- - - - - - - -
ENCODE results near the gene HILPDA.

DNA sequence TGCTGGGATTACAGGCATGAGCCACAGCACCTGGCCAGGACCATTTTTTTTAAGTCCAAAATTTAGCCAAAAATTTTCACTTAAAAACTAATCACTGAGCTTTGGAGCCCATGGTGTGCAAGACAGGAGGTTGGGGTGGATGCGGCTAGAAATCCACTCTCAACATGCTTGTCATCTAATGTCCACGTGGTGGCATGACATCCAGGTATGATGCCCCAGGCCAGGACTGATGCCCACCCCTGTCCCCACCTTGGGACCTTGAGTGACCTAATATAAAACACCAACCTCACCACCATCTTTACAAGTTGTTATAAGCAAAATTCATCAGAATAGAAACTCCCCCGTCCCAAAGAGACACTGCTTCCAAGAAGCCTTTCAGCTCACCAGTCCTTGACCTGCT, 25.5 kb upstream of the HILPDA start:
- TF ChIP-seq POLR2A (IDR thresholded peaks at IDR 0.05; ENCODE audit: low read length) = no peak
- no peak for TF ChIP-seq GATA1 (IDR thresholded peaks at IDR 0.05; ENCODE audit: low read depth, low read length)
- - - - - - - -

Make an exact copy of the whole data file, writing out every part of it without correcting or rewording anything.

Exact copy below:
ENCODE results near the gene HILPDA.

DNA sequence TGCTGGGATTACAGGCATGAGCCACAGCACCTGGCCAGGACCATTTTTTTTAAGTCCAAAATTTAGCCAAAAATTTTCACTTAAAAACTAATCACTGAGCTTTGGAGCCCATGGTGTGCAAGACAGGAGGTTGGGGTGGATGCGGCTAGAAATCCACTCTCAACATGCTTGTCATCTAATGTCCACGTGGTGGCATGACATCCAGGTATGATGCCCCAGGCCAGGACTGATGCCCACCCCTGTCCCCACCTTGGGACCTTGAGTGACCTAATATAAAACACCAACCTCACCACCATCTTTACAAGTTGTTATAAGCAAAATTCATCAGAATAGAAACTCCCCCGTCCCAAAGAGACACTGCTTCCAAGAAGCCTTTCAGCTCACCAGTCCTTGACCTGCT, 25.5 kb upstream of the HILPDA start:
- TF ChIP-seq POLR2A (IDR thresholded peaks at IDR 0.05; ENCODE audit: low read length) = no peak
- no peak for TF ChIP-seq GATA1 (IDR thresholded peaks at IDR 0.05; ENCODE audit: low read depth, low read length)